The Price of Good Produce

Ontario summers are pretty amazing. Warm weather allows us to grow some pretty amazing produce here, and although much of it is not up my alley (GMO, non-organic), organic farms are popping up everywhere these days and that is something I can get on board with.


One of my favourite things to do is spend a bit of time on Saturday morning going to the farmer’s market. The stands are full of fresh, organic strawberries, greens, beans and more. The farmers are so friendly, and every time I approach a stand someone offers some help and a bit of information about the food they have to offer.

If you don’t have time in your schedule to visit the farmer’s market, there are also CSAs all around to join. You pay an up front fee to a farmer in the early spring and in exchange you receive a basket of fresh produce each week. Not only is it easier than heading out to the supermarket, most of these CSAs are through organic farms that use responsible farming methods to avoid nutrient depletion in the soil. Just try googling CSAs in your area, and I am sure a few will pop up.

There is a bit of risk involved, as if the crops don’t do well you may not receive as much food, but you will still be out the same money. That can go both ways, and a friend of mine was given a larger than usual amount of veggies in her last basket. Also, you need to remember to pick up your basket each week. Otherwise, you might as well be throwing your money away since you will have already paid for the basket you aren’t eating and still need to go get some vegetables from the store. Either that, or just live on Kraft Dinner and ramen.

If you are on a very strict budget and can’t afford the bigger upfront costs, then this may not be the option for you. In that case, if you have a bit of space in your backyard try growing some yourself. A former boyfriend of mine had an entire backyard full of lettuce, tomatoes, and much more. They grew their entire summer’s worth of veggies right in their backyard at a fraction of the cost and with the knowledge of exactly what methods were being used to grow them.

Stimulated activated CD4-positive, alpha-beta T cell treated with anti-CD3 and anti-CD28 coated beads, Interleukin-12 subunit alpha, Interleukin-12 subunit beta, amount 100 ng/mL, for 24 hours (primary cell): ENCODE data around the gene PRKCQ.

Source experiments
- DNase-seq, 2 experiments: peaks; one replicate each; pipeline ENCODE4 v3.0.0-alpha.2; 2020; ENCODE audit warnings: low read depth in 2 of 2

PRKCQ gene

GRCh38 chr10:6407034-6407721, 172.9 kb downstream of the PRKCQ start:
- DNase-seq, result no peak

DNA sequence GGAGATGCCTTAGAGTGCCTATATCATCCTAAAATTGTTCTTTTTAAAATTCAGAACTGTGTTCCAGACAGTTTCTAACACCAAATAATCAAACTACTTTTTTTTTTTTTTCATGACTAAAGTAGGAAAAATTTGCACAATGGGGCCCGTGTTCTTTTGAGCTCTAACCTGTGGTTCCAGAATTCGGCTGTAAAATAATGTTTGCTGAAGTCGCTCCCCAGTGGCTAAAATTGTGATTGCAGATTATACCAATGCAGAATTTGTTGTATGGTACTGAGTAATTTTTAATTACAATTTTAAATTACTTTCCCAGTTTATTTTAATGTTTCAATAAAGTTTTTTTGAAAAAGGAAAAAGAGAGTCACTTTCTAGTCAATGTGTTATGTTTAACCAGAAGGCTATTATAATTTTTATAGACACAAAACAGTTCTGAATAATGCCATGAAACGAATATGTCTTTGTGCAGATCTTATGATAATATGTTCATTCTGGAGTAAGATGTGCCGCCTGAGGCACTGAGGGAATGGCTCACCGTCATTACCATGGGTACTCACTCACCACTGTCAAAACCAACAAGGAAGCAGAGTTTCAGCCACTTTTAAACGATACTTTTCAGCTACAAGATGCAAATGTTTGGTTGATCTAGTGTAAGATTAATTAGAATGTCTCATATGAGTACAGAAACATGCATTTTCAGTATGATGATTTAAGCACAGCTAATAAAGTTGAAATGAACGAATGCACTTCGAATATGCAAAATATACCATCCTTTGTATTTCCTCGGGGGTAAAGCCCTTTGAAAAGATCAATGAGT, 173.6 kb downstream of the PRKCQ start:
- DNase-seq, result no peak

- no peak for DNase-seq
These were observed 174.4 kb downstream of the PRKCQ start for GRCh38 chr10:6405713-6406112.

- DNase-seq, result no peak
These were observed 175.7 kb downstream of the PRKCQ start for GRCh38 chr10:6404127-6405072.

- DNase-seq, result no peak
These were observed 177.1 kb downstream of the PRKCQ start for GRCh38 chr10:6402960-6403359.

Sometimes I wish I had a regular 9-5, Monday through Friday desk job. But I get to spend my days before work going hiking through the trails, along the boardwalk at the beach, and reading in my backyard I think I can’t get much luckier than that!

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  1. Name Withheld says:

    What’s a CSA?

    • Community shared agriculture. You pay an up front fee to a farmer in the early spring and in exchange you receive a basket of fresh produce each week.

  2. I am currently in a CSA and I have to say I liked it but I don’t think I’ll do it again next year. I like salads but the first 5 weeks my shares were nothing but leafy greens. I have a strong feeling that I’m going to end on the same type of selection. The tomatoes were nice while they lasted though.

    • I see what you mean. The basket definitely requires some more flexibility with what you receive than picking veggies out yourself. Yum, fresh local tomatoes!

  3. some CSA’s offer a reduced cost to families who are struggling financially OR my CSA farm offers you the chance to pay a share for family in need. They pick up just like everyone else so no one knows who is getting the donated share……good all around.

  4. If I had to do it over again, I’d definitely take more pictures at farmers markets for the blog. I’m trying to organize a pick-yer-own day with some friends. Hopefully that turns into something good :)

    What is it about ramen that people don’t like? It’s broth, noodles, and vegetables, and sometimes the smallest bit of seafood or meat — simple, inexpensive, and reasonably healthy. Is it just too “exotic?”

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